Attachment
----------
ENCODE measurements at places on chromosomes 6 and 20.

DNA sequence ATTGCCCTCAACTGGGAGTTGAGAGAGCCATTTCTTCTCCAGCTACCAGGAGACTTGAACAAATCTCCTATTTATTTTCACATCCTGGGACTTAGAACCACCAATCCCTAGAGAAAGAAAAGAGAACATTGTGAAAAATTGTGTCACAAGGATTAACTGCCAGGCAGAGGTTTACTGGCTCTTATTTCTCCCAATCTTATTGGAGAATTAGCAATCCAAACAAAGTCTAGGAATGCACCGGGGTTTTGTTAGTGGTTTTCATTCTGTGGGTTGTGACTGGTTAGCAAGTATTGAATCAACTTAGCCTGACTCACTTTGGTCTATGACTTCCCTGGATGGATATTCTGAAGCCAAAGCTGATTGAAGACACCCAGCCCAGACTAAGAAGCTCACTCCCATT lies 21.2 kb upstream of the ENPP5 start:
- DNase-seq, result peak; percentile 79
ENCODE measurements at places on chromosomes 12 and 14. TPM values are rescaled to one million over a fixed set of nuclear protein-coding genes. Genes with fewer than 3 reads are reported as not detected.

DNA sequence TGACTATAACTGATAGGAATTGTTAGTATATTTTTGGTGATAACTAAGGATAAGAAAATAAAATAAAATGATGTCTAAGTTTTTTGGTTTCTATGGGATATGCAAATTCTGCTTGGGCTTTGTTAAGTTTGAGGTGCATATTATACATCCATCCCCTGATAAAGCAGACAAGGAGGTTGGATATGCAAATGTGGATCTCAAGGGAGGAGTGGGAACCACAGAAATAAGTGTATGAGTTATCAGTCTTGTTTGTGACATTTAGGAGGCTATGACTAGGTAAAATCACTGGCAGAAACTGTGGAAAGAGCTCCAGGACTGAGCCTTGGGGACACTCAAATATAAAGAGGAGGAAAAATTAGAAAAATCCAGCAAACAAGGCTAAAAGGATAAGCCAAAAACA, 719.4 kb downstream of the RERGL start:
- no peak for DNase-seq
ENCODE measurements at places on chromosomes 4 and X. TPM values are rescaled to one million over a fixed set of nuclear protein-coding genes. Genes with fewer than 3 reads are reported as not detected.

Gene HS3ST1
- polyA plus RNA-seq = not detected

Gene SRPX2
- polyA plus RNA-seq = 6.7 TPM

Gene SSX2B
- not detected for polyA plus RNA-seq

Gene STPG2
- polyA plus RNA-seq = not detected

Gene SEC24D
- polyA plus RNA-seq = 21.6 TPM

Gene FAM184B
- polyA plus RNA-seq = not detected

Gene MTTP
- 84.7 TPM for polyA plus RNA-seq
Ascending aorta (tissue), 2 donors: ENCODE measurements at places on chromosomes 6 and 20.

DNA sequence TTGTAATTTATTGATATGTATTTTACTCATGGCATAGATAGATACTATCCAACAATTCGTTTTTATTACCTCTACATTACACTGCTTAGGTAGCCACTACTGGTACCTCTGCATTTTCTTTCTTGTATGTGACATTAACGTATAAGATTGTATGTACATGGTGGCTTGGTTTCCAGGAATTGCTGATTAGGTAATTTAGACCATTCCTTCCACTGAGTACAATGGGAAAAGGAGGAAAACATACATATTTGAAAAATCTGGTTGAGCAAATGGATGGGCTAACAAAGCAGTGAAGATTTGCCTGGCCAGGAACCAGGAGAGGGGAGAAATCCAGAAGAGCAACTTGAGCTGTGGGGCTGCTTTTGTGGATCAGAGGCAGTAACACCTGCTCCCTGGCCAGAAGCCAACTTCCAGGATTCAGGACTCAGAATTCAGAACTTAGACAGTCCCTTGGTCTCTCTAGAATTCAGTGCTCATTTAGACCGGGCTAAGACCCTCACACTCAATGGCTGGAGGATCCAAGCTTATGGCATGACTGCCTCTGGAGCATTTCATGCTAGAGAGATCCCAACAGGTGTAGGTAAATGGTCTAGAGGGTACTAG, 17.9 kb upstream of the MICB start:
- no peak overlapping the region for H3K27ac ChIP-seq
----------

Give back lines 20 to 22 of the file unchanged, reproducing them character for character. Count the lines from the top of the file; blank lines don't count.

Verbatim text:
Gene MTTP
- 84.7 TPM for polyA plus RNA-seq
Ascending aorta (tissue), 2 donors: ENCODE measurements at places on chromosomes 6 and 20.